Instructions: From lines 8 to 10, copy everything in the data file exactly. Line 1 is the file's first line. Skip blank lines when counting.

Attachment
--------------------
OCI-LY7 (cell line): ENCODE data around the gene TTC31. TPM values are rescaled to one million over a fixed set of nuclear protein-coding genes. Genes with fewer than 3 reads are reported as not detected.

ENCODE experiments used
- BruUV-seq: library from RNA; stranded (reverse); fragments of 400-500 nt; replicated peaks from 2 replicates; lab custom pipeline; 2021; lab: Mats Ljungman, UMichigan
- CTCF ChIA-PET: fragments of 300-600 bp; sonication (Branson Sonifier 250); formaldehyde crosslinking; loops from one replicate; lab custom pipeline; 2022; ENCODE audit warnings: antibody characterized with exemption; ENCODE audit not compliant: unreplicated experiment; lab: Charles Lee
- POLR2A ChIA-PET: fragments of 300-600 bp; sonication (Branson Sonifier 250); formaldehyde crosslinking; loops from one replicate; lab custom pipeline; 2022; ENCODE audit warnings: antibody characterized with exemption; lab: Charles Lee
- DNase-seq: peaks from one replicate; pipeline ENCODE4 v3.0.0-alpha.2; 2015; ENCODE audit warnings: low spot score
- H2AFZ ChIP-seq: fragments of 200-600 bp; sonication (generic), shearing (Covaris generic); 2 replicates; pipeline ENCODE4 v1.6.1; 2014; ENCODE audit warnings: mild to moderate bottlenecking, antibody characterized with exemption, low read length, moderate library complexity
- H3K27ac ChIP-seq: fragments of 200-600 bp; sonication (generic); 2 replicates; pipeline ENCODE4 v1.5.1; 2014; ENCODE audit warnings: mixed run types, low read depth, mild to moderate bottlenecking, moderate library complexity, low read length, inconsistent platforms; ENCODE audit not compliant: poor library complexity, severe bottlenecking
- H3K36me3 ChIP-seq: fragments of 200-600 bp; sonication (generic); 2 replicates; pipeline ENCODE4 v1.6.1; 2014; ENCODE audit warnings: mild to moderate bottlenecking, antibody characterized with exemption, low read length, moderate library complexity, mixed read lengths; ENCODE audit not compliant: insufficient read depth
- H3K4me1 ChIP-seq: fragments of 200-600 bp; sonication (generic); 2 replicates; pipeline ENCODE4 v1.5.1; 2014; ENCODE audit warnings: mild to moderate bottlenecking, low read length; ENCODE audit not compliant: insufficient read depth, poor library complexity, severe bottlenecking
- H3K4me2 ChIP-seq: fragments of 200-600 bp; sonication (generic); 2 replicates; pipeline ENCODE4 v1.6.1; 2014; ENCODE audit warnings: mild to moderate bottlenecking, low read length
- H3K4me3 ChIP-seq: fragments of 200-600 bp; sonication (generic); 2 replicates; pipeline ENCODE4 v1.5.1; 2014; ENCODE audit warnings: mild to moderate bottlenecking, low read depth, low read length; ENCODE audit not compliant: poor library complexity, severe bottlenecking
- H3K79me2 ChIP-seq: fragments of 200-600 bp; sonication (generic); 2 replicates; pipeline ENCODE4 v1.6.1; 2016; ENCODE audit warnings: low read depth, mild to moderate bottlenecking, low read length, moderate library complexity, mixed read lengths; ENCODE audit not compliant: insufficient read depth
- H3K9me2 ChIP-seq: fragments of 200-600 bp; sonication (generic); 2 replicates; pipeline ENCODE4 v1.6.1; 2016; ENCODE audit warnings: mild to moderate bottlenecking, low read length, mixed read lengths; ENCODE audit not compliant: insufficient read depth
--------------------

- H3K27ac ChIP-seq: fragments of 200-600 bp; sonication (generic); 2 replicates; pipeline ENCODE4 v1.5.1; 2014; ENCODE audit warnings: mixed run types, low read depth, mild to moderate bottlenecking, moderate library complexity, low read length, inconsistent platforms; ENCODE audit not compliant: poor library complexity, severe bottlenecking
- H3K36me3 ChIP-seq: fragments of 200-600 bp; sonication (generic); 2 replicates; pipeline ENCODE4 v1.6.1; 2014; ENCODE audit warnings: mild to moderate bottlenecking, antibody characterized with exemption, low read length, moderate library complexity, mixed read lengths; ENCODE audit not compliant: insufficient read depth
- H3K4me1 ChIP-seq: fragments of 200-600 bp; sonication (generic); 2 replicates; pipeline ENCODE4 v1.5.1; 2014; ENCODE audit warnings: mild to moderate bottlenecking, low read length; ENCODE audit not compliant: insufficient read depth, poor library complexity, severe bottlenecking